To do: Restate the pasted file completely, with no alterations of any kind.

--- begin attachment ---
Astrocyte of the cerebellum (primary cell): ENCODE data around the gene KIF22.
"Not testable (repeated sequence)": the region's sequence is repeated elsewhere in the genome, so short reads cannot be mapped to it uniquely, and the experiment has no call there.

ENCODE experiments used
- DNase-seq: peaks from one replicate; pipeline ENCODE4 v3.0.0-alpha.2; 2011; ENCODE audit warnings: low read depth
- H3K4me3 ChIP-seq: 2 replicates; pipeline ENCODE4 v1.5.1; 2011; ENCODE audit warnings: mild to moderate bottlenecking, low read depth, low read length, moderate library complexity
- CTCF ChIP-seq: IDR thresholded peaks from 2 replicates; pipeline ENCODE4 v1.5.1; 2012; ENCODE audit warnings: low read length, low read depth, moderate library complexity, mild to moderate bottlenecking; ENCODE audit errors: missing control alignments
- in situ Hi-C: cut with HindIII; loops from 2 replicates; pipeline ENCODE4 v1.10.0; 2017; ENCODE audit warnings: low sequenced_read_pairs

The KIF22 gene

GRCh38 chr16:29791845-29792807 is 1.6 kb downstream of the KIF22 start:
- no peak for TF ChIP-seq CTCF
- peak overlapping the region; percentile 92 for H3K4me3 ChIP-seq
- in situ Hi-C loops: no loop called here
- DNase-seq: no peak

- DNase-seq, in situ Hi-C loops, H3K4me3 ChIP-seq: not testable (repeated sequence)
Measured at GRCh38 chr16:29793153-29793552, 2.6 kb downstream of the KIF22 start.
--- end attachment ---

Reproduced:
Astrocyte of the cerebellum (primary cell): ENCODE data around the gene KIF22.
"Not testable (repeated sequence)": the region's sequence is repeated elsewhere in the genome, so short reads cannot be mapped to it uniquely, and the experiment has no call there.

ENCODE experiments used
- DNase-seq: peaks from one replicate; pipeline ENCODE4 v3.0.0-alpha.2; 2011; ENCODE audit warnings: low read depth
- H3K4me3 ChIP-seq: 2 replicates; pipeline ENCODE4 v1.5.1; 2011; ENCODE audit warnings: mild to moderate bottlenecking, low read depth, low read length, moderate library complexity
- CTCF ChIP-seq: IDR thresholded peaks from 2 replicates; pipeline ENCODE4 v1.5.1; 2012; ENCODE audit warnings: low read length, low read depth, moderate library complexity, mild to moderate bottlenecking; ENCODE audit errors: missing control alignments
- in situ Hi-C: cut with HindIII; loops from 2 replicates; pipeline ENCODE4 v1.10.0; 2017; ENCODE audit warnings: low sequenced_read_pairs

The KIF22 gene

GRCh38 chr16:29791845-29792807 is 1.6 kb downstream of the KIF22 start:
- no peak for TF ChIP-seq CTCF
- peak overlapping the region; percentile 92 for H3K4me3 ChIP-seq
- in situ Hi-C loops: no loop called here
- DNase-seq: no peak

- DNase-seq, in situ Hi-C loops, H3K4me3 ChIP-seq: not testable (repeated sequence)
Measured at GRCh38 chr16:29793153-29793552, 2.6 kb downstream of the KIF22 start.